• Understanding the Section 237(a)(1)(H) of the Immigration and Nationality Act            
  • February 18, 2011 | Author: Richard M. Wilner
  • Law Firm: Wilner & O'Reilly, APLC - Irvine Office
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    Introduction

     

                Section 237(a)(1)(H) of the Immigration and Nationality Act (INA) provides a discretionary waiver  for lawful permanent residents or self-petitioning individuals under the Violence Against Women Act (INA) who are in removal proceedings for certain misrepresentations or fraud at the time of their entry or admission.  The waiver is designed to waive or forgive misrepresentation, whether willful or innocent, which the lawful permanent resident made in order to obtain the immigrant visa, other entry documentation or admission into the United States.  In most cases, it applies to individuals who were petitioned by their parents as single children when they were actually already married.

    Congress enacted the waiver under INA § 237(a)(1)(H) for humanitarian reasons, mainly to prevent separation of family members.  See INS v. Errico, 385 U.S. 214 (1966). This type of waiver can only be pursued in removal proceedings.  If the waiver is granted, the removal proceedings are terminated and the lawful permanent resident retains his or her green card.  In fact, the alien’s green card status is validated back to the time of admission.  The waiver under this section is not available to individuals who committed fraud in order to procure a non-immigrant status and are not lawful permanent residents.

     

    Statutory and discretionary eligibility.

     

                The relevant statute pertaining to the waiver can be found in INA § 237(a)(1)(H).  As such, the waiver is known as an “INA § 237(a)(1)(H) waiver”.   The following requirements must be satisfied to qualify under the waiver, depending on whether the applicant is a lawful permanent resident or a VAWA self-petitioner.  The VAWA self - petitioner needs only to show that he or she was admitted to the Unites States and such admission was procured by fraud or misrepresentation.

     

                A non-VAWA applicant on the other hand must demonstrate the following:

    The person must have a qualifying family member who is a United States citizen or lawful permanent resident (either a spouse, parent, son or daughter);

    Was in possession of an immigrant visa or equivalent document at the time of admission or adjustment of status; and

     

                In addition to these requirements, a lawful permanent resident must show that she or he is entitled to the waiver as a matter of discretion.  The Board of Immigration Appeals (BIA) stated that an immigration judge, in deciding whether to grant a waiver, should “must look at each of the adverse factors, including the alien’s initial fraud, to determine whether, in light of all of the factors presented, a waiver of deportability should be granted to maintain the alien’s family unity and strong ties to the United States.” Matter of Tijam, 22 I&N Dec. 408, 417 (1998).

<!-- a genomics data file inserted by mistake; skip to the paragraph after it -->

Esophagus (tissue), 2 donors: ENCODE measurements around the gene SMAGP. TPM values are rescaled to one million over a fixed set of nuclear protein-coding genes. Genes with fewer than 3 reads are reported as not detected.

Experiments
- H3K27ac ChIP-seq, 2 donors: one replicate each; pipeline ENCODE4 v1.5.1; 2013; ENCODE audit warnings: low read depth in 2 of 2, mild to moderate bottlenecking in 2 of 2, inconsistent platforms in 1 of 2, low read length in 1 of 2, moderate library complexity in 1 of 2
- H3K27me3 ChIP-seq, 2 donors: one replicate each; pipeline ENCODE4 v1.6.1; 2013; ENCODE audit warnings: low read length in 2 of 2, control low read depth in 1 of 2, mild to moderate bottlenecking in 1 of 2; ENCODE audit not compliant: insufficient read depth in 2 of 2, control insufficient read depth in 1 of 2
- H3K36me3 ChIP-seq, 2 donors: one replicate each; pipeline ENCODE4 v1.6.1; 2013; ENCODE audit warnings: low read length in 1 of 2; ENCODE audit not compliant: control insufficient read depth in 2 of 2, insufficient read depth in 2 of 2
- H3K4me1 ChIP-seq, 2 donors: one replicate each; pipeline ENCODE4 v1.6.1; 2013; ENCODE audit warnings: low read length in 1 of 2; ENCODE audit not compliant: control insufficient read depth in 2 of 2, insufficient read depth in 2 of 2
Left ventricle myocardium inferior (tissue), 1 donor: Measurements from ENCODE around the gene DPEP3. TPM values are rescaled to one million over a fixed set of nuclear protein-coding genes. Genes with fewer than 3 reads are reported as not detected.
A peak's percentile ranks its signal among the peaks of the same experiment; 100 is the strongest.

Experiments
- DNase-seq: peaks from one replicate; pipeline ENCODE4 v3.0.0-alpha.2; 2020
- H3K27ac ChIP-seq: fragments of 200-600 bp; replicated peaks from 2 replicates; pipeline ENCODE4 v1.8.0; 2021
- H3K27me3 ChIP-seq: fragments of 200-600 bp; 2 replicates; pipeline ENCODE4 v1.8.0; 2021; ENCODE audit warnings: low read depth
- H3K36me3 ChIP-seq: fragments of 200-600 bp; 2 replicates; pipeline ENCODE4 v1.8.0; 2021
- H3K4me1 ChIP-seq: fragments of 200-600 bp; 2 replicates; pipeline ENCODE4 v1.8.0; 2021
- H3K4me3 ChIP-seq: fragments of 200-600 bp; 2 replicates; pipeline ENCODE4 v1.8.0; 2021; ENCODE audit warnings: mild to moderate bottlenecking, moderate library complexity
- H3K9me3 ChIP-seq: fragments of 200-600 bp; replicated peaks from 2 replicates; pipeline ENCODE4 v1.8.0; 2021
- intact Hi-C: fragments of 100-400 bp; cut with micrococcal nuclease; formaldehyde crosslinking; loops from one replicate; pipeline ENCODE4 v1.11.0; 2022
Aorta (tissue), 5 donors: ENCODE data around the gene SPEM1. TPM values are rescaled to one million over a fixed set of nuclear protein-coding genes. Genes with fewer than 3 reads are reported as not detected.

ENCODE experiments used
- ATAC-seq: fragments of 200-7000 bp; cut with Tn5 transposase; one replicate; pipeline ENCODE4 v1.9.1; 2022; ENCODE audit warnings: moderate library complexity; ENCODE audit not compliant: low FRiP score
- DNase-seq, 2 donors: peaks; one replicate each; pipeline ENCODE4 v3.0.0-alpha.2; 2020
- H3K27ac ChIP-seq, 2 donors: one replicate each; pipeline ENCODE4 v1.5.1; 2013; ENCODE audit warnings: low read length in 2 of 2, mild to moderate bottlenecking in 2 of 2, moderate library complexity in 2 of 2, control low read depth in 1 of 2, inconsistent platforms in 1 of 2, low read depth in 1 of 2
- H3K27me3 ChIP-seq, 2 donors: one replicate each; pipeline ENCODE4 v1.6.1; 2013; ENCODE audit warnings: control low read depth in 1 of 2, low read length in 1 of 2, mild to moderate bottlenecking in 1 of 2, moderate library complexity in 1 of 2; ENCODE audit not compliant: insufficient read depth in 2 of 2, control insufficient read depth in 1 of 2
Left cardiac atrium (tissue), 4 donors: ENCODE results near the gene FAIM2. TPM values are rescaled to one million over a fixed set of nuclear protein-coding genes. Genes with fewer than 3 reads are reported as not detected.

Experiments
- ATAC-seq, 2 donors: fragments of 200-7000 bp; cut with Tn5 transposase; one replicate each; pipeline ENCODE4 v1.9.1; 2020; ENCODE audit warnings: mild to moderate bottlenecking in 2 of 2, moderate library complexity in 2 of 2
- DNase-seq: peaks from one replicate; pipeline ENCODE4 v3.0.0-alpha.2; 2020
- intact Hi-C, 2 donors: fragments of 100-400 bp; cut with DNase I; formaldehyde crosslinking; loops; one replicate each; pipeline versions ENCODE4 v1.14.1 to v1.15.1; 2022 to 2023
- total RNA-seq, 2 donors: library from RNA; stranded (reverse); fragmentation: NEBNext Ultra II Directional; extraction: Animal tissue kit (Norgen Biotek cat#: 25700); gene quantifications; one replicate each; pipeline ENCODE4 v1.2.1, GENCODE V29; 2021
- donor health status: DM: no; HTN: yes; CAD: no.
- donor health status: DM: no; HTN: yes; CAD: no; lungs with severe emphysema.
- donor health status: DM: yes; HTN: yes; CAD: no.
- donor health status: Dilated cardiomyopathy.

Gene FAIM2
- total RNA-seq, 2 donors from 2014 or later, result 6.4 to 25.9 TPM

In Tijam, the BIA enumerated a list of relevant factors, both positive and negative, to be considered by an immigration judge in analyzing each individual waiver application.  Negative factors include the nature and circumstances surrounding the initial fraud or misrepresentation, the nature, seriousness, and recency of any criminal record, and other evidence of bad character or overall undesirability of the applicant.   The positive factors include the applicant’s family ties in the United States, the length of residence in the United States (especially when the green card was obtained at a young age), evidence of hardship to the applicant or his/her family should the applicant be removed, evidence of stable employment, the existence of property or business ties in the United States, and other evidence of the applicant’s good moral character and service to the community. 

     

    Applicability of the INA § 237(a)(1)(H) waiver

     

                If the waiver under this section is granted, it has far reaching consequences for the applicant.  First, the waiver waives any inadmissibility grounds that stemmed from the fraud or misrepresentation.  As such, the applicant is not longer removable from the United States.  Second, the waiver also forgives the underlying fraud or misrepresentation, which is retroactive to the date of admission or adjustment.  In some instances, the waiver under this section has been used to waive marriage fraud.  See Virk v. INS, 295 F.3d 1055, 1059 (9th Cir. 2002).   A person who has been granted a waiver under INA § 237(a)(1)(H) can subsequently apply to be a United States citizen as long as other citizenship eligibility requirement s are met.